There are more than 30 adults (aged 18 – 40) in the residential farm and most of them come from rural and economically downtrodden families. Some are orphans. Karthikeyan said that farming works two-fold – as an opportunity for them to grow and sell their own food, and also as a natural therapy for their mind.
While the vegetable and fruit forests feed and sustain the residents of Sristi, their dairy farm has turned into an income-generating opportunity. They sell nearly 20 liters every day, after catering to Sristi’s residents. Plans are afoot to make more dairy products like ghee, butter, etc.
The residents are divided into five families, with one special educator in each group. The families take turns to do various activities like dairy work, cleaning campus, composting, handling vegetable garden or fruit forest. “Unlike schools or college, this imparts indirect life skills training to them,” said Karthikeyan.
“Our residents not only learn farm skills but also learn how to develop their social skills, team work, leadership quality, time management and even money concept by learning to sell their produce, while living in this community farm,” he said.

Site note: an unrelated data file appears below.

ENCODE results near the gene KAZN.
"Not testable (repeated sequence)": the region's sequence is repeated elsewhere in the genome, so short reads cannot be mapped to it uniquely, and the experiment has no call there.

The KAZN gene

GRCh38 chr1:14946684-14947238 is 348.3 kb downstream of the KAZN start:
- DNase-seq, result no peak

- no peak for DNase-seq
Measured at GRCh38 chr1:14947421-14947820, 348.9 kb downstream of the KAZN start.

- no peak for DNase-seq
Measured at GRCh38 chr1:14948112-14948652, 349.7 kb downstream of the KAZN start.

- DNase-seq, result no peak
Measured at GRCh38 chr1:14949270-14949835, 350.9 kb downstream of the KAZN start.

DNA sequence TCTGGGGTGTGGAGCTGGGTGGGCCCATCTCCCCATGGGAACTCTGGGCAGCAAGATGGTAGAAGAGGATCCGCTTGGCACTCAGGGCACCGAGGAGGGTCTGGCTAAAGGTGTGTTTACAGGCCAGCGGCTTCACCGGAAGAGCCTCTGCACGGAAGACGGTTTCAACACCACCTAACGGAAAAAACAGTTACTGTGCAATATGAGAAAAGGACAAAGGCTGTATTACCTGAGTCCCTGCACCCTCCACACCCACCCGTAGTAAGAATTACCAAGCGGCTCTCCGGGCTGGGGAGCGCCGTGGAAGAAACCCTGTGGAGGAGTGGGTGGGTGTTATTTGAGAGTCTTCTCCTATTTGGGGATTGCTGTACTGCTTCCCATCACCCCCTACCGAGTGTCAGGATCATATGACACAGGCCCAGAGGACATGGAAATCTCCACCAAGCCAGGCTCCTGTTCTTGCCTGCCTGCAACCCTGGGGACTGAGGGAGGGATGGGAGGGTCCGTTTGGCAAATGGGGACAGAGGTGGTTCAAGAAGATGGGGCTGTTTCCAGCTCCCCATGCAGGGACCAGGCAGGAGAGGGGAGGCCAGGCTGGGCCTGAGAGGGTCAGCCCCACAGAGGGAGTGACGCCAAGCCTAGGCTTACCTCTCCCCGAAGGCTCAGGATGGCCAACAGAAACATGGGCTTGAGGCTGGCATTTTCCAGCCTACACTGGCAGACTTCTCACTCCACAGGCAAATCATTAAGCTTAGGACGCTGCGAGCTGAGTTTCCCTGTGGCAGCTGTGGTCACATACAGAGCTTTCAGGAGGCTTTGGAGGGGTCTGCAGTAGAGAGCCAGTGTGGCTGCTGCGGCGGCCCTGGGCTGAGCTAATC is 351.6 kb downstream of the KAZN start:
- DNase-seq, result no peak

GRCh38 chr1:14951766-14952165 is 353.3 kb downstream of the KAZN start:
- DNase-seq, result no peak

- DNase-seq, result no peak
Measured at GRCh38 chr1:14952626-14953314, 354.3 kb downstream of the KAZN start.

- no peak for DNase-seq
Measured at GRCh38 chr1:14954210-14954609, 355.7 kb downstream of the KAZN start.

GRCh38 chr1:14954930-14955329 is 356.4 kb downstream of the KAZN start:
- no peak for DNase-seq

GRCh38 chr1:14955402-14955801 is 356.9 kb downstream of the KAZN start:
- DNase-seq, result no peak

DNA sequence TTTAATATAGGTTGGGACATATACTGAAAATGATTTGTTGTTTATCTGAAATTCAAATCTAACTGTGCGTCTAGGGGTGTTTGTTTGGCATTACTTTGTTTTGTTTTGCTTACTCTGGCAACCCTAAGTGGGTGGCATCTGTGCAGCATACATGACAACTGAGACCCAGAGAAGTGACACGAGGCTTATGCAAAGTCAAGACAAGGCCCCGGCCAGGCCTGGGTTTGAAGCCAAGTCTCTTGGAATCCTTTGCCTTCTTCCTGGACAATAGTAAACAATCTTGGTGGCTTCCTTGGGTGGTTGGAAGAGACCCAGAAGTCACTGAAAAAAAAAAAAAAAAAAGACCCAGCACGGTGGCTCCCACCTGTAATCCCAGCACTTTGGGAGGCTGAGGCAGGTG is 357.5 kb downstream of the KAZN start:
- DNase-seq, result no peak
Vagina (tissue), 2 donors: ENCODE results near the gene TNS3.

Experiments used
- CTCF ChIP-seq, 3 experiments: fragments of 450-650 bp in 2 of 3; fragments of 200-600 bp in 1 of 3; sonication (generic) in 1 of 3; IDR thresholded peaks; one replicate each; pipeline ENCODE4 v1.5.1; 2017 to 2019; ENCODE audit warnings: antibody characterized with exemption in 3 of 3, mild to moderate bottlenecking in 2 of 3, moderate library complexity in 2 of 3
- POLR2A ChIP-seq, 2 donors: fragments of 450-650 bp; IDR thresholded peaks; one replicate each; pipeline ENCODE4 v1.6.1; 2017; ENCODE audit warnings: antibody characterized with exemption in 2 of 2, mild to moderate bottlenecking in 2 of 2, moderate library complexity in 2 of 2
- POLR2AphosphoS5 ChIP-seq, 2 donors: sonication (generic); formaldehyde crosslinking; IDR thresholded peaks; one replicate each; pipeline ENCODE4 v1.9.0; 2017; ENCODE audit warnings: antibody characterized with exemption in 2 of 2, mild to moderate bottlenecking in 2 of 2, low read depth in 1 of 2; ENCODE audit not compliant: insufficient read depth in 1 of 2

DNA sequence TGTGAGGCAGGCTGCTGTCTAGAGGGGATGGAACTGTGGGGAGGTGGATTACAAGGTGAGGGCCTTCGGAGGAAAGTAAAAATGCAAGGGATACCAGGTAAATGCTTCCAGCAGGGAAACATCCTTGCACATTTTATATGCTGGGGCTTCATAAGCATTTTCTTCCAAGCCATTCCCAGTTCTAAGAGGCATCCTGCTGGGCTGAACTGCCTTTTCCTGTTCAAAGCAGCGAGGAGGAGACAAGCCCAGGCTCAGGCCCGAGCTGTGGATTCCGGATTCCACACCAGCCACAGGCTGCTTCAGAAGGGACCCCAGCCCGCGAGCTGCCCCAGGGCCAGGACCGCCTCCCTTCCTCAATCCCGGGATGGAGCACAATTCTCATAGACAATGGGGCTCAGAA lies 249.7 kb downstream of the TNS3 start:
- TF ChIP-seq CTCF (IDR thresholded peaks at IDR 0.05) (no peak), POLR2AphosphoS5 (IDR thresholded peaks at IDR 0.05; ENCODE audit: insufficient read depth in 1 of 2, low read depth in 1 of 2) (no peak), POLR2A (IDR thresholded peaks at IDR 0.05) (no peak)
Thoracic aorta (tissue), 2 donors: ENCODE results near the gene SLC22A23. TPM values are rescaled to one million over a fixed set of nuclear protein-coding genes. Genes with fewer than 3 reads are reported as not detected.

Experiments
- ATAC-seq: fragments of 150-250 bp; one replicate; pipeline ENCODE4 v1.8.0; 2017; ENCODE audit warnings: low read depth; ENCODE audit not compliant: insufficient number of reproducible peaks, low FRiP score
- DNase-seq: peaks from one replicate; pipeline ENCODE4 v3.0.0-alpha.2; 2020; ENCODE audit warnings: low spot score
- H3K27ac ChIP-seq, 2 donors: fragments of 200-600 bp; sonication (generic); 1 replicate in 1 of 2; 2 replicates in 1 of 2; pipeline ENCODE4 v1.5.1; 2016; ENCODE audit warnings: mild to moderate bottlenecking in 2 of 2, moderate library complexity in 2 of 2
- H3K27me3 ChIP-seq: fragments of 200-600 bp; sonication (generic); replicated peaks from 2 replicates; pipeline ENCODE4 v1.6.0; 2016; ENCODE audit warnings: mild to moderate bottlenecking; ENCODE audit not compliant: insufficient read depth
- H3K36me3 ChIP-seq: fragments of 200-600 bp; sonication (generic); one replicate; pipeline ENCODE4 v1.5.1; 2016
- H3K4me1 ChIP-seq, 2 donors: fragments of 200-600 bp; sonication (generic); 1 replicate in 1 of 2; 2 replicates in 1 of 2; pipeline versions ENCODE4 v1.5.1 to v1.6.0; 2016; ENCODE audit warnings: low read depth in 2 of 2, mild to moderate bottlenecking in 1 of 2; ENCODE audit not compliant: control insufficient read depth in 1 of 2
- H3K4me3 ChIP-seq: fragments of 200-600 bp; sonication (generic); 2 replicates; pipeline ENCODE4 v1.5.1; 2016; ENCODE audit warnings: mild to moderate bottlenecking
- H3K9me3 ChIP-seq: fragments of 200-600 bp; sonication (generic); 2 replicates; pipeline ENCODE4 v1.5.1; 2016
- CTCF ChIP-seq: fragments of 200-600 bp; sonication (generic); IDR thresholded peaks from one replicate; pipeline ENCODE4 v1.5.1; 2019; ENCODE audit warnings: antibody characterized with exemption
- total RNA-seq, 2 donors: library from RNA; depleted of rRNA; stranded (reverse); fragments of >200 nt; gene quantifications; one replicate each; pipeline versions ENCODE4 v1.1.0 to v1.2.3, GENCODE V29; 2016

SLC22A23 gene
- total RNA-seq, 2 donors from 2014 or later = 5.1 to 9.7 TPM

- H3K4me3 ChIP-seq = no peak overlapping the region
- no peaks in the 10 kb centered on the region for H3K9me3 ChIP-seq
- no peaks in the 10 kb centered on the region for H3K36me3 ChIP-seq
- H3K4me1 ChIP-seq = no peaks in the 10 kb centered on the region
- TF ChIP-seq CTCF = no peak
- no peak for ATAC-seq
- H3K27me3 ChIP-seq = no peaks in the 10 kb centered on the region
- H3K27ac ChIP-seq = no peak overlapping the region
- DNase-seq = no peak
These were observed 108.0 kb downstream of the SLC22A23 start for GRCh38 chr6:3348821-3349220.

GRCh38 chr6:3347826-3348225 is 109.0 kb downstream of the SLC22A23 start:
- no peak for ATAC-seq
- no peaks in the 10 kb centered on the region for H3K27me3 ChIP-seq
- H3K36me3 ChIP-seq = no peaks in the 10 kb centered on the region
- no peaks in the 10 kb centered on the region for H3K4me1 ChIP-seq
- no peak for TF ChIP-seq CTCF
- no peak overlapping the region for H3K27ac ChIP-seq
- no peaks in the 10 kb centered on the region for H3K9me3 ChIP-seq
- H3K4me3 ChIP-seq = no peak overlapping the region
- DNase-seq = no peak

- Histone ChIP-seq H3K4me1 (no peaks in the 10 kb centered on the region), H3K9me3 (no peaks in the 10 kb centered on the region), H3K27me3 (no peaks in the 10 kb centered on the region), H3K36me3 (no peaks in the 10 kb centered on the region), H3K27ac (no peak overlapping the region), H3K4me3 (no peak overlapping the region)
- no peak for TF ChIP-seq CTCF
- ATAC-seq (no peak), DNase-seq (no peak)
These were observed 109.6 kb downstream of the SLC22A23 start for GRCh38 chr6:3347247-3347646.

Ebin Navis, who interned at Sristi during his masters in social work in 2018, now works as an independent researcher in the farm. “I am trying to understand the impact of community living on disabled people and also on how such a model can be replicated elsewhere,” said Navis.
“Only 34 lakh of 134 lakh disabled people are employed in India. So, it would be useful to document how community-based farm training could help people with different levels of intellectual disability reach their potential,” he said.
Farm trainer Sekar Saran (34) is not a target-oriented farmer. “People are our priority and so we let students choose what they like to do in the farm. They do have a structured program that begins at 5 am with yoga, language, maths classes, etc.”
According to Saran they love the outdoor farm classes the most. “One can literally see how therapeutic and transformative the farm is on our boys. For instance, Arun who rarely communicates, is very comfortable with cows,” he said.
Karthikeyan said that Faazil has calmed down a lot now and is of great help in the dairy farm. “He knows how to clean the farm and feed the cows. He tried his hand in the vegetable patch too but is yet to understand the difference between a weed and a sapling,” he said.
“Kaali, who used to have extreme mood swings, is now showing great leadership skills. If you give him a piece of land, he would have his own ideas on how to work the field. Soft-natured Senthil, another resident, plays his perfect partner, following his instructions to a T,” said Saran.
Saran said that they play to each other’s strength and weakness whilst working on their vegetable patch. Kaali even managed to grow his own batch of saplings, setting up a mini nursery within Sristi. “One day he hopes to move out and start his own nursery and I believe he will,” he said.
Catherine Gilon is a journalist based at Chennai. Views are personal.